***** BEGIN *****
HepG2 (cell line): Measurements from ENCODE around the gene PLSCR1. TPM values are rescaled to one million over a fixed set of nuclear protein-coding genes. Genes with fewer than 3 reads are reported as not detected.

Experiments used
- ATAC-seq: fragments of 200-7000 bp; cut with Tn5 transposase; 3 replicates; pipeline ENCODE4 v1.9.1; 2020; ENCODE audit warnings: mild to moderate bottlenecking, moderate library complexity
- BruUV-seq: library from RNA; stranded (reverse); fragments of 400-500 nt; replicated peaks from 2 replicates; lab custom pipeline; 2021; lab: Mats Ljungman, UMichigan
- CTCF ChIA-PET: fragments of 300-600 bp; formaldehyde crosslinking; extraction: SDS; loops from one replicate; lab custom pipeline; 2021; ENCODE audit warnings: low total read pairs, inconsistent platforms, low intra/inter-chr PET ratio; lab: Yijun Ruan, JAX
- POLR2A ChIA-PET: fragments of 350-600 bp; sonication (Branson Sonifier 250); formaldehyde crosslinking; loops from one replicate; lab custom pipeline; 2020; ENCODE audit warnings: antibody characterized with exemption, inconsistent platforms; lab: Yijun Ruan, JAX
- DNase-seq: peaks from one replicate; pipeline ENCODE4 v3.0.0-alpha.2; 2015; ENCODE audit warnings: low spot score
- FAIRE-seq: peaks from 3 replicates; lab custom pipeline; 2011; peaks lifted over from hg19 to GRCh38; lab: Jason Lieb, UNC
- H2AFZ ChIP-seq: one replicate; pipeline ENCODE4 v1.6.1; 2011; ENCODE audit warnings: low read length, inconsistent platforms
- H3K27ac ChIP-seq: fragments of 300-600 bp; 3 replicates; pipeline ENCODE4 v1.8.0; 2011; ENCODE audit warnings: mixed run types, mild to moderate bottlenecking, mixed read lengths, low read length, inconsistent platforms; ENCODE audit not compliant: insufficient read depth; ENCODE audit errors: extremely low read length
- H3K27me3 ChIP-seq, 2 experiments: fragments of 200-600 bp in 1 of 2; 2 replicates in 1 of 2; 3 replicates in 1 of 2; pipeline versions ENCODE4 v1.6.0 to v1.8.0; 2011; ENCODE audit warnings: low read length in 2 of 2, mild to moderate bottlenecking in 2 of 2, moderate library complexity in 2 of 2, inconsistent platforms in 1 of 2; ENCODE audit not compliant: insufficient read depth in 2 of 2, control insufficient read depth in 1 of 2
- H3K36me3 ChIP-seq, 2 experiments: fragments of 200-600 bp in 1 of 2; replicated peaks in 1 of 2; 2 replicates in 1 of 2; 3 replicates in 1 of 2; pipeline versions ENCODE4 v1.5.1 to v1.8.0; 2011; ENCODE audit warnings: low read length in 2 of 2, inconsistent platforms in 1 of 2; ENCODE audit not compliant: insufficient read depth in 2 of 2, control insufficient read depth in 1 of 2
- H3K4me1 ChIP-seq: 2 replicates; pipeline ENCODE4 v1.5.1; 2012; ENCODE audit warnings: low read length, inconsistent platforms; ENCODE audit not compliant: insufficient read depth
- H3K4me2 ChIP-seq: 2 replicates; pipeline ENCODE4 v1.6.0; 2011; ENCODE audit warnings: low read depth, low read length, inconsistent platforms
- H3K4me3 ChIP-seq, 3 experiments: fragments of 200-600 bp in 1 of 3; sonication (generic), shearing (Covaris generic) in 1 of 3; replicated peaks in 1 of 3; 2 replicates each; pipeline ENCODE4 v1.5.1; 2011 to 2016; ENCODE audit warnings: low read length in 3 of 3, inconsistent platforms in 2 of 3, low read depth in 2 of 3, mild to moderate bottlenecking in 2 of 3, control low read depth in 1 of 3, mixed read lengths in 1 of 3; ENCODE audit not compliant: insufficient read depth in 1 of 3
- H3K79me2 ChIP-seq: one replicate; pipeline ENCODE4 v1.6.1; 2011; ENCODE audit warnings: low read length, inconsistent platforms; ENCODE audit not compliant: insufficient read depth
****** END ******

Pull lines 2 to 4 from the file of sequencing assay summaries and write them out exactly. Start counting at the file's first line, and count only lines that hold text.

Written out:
Experiments used
- ATAC-seq: fragments of 200-7000 bp; cut with Tn5 transposase; 3 replicates; pipeline ENCODE4 v1.9.1; 2020; ENCODE audit warnings: mild to moderate bottlenecking, moderate library complexity
- BruUV-seq: library from RNA; stranded (reverse); fragments of 400-500 nt; replicated peaks from 2 replicates; lab custom pipeline; 2021; lab: Mats Ljungman, UMichigan